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  1. #1
    Join Date
    Jul 2012
    Location
    Carrollton va
    Posts
    46

    Default Transfer to Mating nuc

    I had 80% losses this year so I am down to one hive left. I am trying to be very conservative with the resources of the hive. I set up a starter for queens and have recombined it with the main hive above a queen excluder. Now my hope is that the main hive will finish the queen cells. My question is about transferring the queen cells to mating nucs. I am planning to get one frame with open brood to put with a queen cell. I will add honey (from the various dead hives) as I can along with feeding. I have had problems with the bees leaving and flying back home making the mating nuc very light in population. I am hoping the open brood will keep them in the nuc, but I will not have enough frames of brood for each of the queens. What else can I do to keep the bees from absconding and leaving the queen behind?

    When the hive is broken into mating nucs is it common to confine them to the nucs for 24-48 hours? Does that help give the bees a new sense of home? I have tried putting them into their new home with grass over the entrance but have not had good luck when done from the start. does confining them help? How long would you recommend confining them? Can I just put a cup or 2 of bees in a hive if they are fed well with thin syrup. I will be using 2 deep frames in a box with a reducer board.

  2. #2
    Join Date
    Nov 2009
    Location
    Jacksonville, Florida
    Posts
    1,645

    Default Re: Transfer to Mating nuc

    I'm not sure I would make up mating nucs. If you are trying to rebuild your hive numbers why not just make up regular nucs let them build up and then split again? What are you going with a bunch of queens from mating nucs if you don't have enough bees to make up hives with? When you make up smaller nucs for mating purposes it often helps to move them to another yard because they can't afford to loose many bees back to the parent hive. Keeping them closed up for a couple days does help some but, you will still loose some bees back to the parent hive once you release them. Since you lost so many hives, I think you would be better off making fewer stronger nucs until you can build back up some. JMHO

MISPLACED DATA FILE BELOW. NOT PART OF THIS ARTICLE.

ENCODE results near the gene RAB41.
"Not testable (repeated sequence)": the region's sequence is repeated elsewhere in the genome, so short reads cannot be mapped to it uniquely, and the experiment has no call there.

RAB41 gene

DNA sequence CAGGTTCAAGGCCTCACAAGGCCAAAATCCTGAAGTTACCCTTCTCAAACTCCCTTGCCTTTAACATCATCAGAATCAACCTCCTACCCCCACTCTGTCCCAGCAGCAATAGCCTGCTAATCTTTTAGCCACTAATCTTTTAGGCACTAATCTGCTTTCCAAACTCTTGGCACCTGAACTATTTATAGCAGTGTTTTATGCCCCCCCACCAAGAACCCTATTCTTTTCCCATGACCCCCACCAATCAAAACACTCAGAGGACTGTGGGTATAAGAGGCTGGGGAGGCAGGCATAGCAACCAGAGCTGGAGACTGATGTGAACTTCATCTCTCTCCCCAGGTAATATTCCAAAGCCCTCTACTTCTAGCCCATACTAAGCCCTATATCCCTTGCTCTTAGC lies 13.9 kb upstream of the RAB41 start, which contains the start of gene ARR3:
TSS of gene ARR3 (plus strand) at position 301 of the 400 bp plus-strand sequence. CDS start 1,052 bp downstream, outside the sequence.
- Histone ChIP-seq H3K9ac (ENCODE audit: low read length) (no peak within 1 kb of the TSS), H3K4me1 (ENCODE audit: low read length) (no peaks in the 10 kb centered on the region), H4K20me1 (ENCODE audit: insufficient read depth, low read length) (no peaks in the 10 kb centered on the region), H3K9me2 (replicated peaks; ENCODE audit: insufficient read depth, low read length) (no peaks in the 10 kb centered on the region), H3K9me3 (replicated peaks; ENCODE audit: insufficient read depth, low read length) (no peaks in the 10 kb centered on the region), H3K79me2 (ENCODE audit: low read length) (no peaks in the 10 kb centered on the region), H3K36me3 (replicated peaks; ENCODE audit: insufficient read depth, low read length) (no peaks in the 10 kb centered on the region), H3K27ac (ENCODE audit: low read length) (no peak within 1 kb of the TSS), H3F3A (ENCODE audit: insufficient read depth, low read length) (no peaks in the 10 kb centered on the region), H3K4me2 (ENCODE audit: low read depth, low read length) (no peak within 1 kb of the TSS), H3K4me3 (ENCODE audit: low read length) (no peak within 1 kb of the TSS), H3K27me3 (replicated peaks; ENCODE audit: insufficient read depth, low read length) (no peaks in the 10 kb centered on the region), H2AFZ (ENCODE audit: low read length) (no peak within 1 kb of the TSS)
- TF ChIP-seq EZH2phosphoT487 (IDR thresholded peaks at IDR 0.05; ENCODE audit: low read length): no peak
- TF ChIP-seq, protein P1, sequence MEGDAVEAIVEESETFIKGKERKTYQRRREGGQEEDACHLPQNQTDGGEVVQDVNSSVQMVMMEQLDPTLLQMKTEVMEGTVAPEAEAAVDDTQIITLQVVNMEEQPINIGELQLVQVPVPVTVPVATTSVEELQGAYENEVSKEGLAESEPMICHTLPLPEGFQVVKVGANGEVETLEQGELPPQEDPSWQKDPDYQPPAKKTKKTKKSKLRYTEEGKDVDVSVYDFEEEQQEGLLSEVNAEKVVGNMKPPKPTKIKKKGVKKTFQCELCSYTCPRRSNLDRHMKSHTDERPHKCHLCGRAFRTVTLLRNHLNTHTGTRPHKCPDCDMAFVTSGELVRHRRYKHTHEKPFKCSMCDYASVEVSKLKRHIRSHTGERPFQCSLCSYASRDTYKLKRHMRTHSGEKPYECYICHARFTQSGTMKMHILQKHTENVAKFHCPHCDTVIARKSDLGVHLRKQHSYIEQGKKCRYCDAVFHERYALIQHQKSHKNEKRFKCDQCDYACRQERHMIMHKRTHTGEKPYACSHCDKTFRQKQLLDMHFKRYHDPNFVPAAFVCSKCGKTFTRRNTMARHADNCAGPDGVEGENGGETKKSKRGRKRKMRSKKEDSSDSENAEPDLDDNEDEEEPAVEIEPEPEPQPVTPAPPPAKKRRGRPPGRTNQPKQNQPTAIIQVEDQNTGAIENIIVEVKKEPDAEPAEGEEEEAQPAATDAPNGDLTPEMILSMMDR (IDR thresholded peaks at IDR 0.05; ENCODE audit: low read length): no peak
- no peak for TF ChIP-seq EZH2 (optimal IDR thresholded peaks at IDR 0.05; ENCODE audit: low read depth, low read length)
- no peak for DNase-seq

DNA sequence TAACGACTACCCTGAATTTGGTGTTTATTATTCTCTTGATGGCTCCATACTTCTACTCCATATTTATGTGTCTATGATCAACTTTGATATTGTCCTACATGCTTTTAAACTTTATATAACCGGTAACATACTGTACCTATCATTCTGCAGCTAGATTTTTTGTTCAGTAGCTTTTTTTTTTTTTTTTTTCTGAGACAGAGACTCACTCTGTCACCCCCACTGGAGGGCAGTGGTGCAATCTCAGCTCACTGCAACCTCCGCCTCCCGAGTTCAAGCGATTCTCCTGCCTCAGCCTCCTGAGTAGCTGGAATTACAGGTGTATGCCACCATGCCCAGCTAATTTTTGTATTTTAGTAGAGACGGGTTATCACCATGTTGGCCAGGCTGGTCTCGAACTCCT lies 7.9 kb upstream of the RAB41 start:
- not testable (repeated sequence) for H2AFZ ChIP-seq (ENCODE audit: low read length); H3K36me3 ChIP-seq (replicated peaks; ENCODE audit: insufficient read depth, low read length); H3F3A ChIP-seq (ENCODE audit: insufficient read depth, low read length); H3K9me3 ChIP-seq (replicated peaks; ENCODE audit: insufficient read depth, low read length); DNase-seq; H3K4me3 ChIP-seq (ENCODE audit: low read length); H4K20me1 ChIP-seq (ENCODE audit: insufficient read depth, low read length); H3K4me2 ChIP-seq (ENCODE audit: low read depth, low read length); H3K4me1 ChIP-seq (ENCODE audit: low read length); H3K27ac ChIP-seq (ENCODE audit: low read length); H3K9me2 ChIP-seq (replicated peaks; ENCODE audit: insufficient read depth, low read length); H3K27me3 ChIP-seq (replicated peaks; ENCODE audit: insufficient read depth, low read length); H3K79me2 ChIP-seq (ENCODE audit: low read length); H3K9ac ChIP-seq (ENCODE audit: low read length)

3. #3
    Join Date
    Jul 2012
    Location
    Carrollton va
    Posts
    46

    Default Re: Transfer to Mating nuc

    Thank you for the response johng.

    I am worried about the queens transition from queen cell to laying queen. I was asking about mating nucs to get the laying queens. Once I have laying proven queens I will be splitting up the main hive. At this point I am still 3 or 4 weeks from that. The idea of the small mating nucs is to increase my chances of getting a few good queens without using a lot of resources esp in the beginning. I know the really small mating nuc use a little as a few cups of bees. How do they keep the bees in those boxes? My plans are for 2 deep frames in a regular hive with a reducing board.

  4. #4
    Join Date
    Jun 2008
    Location
    Sacramento,California,USA
    Posts
    3,657

    Default Re: Transfer to Mating nuc

    I think your plan is sound. I would shake in a frame of bees or a cup of bees as well as the adhering bees on the open larva frame. If you weather does not get too warm, screening them in, in the dark (if you have a basement or root cellar is great, place nucs in full shade if no cellar) for three full days does help quite a bit, but you will loose some. If you put the queen cells in the day they are going to emerge, or day before, the queens will emerge while the nucs are screened in and that may help the bees stay when you remove the screens as well. Good luck and keep us posted eh?

  5. #5
    Join Date
    Nov 2009
    Location
    Jacksonville, Florida
    Posts
    1,645

    Default Re: Transfer to Mating nuc

    Yes, two deeps will work. I make two frame splits most of the time and have never had any problems. Just give them a extra shake of bees to make up for drift if you leave them in the same yard. As a matter of fact those two frame splits will grow into full hives pretty quick without moving the queen. Just feed them and let them grow.

  6. #6
    Join Date
    Feb 2007
    Location
    Lincolnton, NC
    Posts
    1,107

    Default Re: Transfer to Mating nuc

    I've been making my small splits with capped brood instead of open. I have a book on queen rearing by Marla Spivak and Gary Reuter which states to use capped brood. Is that why I lose so many? I have 15 going right now and plan to keep them closed for about 3 days.